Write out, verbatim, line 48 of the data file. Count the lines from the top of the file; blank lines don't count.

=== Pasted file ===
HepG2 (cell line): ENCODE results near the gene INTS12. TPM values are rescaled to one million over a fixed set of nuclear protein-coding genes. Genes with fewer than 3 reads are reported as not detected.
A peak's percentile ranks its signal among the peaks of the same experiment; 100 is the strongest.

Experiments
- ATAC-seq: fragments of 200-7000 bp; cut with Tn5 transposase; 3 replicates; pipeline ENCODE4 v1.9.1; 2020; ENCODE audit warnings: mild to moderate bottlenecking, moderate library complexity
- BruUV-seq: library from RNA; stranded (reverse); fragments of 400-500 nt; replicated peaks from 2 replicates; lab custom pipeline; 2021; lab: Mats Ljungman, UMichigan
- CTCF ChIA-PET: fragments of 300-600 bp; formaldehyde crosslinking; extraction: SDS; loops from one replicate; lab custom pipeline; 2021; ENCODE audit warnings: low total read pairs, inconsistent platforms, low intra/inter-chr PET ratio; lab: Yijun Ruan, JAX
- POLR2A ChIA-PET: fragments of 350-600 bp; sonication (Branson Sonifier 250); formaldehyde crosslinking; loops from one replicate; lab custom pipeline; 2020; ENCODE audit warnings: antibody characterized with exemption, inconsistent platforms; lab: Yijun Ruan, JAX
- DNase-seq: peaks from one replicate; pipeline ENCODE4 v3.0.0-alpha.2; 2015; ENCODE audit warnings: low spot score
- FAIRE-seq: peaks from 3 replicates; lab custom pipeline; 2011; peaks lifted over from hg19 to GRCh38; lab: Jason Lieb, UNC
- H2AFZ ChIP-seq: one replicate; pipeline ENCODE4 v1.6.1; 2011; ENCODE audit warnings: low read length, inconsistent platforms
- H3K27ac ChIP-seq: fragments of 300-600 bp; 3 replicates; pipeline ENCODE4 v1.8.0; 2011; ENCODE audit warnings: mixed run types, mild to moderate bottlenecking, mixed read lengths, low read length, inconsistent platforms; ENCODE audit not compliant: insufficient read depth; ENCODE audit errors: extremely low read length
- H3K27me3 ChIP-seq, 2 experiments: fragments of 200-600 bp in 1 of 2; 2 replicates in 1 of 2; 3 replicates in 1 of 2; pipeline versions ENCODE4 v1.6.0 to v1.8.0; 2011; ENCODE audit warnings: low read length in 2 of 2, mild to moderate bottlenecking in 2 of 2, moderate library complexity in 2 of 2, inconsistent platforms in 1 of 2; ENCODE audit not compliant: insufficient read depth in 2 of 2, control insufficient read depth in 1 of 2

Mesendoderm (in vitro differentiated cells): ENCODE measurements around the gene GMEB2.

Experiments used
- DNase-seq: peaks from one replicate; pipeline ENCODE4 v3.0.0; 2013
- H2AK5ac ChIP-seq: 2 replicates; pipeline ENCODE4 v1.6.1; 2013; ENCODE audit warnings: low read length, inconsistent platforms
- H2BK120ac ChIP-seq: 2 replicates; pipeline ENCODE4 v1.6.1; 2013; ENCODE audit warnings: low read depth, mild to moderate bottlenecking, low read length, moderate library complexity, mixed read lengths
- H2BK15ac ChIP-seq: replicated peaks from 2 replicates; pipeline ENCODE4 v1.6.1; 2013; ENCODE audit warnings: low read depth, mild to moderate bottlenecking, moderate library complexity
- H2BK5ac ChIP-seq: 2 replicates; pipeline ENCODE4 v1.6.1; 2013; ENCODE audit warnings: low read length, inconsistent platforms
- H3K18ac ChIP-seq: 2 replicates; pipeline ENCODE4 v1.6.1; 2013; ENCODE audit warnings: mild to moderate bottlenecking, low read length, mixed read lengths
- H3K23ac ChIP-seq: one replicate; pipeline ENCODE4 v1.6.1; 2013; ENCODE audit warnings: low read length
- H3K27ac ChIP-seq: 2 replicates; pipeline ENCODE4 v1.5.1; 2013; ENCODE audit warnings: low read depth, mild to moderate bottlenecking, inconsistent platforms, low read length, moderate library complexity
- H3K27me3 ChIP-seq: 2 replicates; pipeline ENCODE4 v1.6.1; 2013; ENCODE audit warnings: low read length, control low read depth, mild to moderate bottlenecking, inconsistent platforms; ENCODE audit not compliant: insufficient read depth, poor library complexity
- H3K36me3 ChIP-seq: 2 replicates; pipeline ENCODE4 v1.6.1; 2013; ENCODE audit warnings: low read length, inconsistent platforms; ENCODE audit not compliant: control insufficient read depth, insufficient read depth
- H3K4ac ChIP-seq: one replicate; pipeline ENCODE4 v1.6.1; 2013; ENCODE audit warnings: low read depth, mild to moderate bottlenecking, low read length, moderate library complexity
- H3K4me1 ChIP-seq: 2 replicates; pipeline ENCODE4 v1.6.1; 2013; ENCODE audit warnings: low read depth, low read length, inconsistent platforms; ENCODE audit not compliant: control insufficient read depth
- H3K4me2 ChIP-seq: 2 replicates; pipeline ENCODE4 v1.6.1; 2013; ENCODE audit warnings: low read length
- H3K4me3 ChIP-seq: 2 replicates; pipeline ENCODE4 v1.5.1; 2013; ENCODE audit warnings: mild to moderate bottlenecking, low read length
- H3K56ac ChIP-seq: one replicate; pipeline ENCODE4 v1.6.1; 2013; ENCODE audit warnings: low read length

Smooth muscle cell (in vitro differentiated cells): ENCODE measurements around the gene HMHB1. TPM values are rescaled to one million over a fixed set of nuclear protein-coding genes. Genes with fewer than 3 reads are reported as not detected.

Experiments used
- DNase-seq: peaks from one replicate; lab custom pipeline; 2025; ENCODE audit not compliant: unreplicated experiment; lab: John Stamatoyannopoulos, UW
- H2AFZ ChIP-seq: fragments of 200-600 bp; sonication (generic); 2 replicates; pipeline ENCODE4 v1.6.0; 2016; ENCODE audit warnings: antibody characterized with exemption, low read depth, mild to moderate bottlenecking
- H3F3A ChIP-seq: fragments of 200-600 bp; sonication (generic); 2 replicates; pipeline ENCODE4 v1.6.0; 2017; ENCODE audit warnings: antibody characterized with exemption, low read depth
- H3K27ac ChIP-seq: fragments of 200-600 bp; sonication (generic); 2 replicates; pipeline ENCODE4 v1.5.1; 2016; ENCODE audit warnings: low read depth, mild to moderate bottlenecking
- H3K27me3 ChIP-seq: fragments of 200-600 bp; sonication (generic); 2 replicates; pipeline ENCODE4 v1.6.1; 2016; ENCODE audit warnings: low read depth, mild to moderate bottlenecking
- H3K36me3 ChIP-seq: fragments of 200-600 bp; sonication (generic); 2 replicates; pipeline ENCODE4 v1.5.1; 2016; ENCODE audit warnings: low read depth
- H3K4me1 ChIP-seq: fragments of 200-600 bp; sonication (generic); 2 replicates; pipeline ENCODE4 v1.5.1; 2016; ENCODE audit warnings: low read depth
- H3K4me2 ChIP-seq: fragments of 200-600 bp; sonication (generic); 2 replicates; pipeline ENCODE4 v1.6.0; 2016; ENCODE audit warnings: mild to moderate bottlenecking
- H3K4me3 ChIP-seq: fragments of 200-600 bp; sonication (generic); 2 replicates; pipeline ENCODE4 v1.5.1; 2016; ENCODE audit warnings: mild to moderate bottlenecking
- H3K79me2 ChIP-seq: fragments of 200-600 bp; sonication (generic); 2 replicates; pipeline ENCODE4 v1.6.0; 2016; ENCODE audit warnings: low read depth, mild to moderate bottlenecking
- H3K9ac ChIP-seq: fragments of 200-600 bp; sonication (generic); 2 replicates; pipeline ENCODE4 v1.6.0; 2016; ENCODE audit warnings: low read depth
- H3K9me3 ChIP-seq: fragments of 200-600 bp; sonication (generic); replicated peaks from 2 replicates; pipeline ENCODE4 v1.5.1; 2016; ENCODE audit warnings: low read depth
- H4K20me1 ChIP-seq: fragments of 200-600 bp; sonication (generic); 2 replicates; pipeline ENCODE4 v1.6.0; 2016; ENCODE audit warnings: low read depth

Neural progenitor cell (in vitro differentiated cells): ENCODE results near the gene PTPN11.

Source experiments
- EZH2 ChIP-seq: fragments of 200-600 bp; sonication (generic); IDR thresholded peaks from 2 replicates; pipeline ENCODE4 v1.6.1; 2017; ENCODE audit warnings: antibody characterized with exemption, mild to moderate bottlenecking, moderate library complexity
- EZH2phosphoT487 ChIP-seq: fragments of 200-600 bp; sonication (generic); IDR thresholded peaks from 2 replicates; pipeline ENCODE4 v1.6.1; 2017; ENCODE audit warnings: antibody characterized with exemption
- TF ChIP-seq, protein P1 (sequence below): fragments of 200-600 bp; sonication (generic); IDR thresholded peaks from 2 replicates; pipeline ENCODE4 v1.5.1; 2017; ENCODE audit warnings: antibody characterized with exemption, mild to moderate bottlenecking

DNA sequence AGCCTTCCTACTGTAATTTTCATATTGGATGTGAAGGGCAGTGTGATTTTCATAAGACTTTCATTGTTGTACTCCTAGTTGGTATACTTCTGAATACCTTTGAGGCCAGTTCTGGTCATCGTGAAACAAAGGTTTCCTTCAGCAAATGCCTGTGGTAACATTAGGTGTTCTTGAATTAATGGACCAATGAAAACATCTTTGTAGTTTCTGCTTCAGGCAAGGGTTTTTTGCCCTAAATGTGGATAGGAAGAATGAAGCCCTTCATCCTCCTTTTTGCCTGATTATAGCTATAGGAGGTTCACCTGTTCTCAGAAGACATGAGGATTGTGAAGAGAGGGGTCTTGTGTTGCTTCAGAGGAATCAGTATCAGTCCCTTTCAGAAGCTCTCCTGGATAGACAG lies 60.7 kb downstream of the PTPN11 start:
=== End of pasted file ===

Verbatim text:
- EZH2phosphoT487 ChIP-seq: fragments of 200-600 bp; sonication (generic); IDR thresholded peaks from 2 replicates; pipeline ENCODE4 v1.6.1; 2017; ENCODE audit warnings: antibody characterized with exemption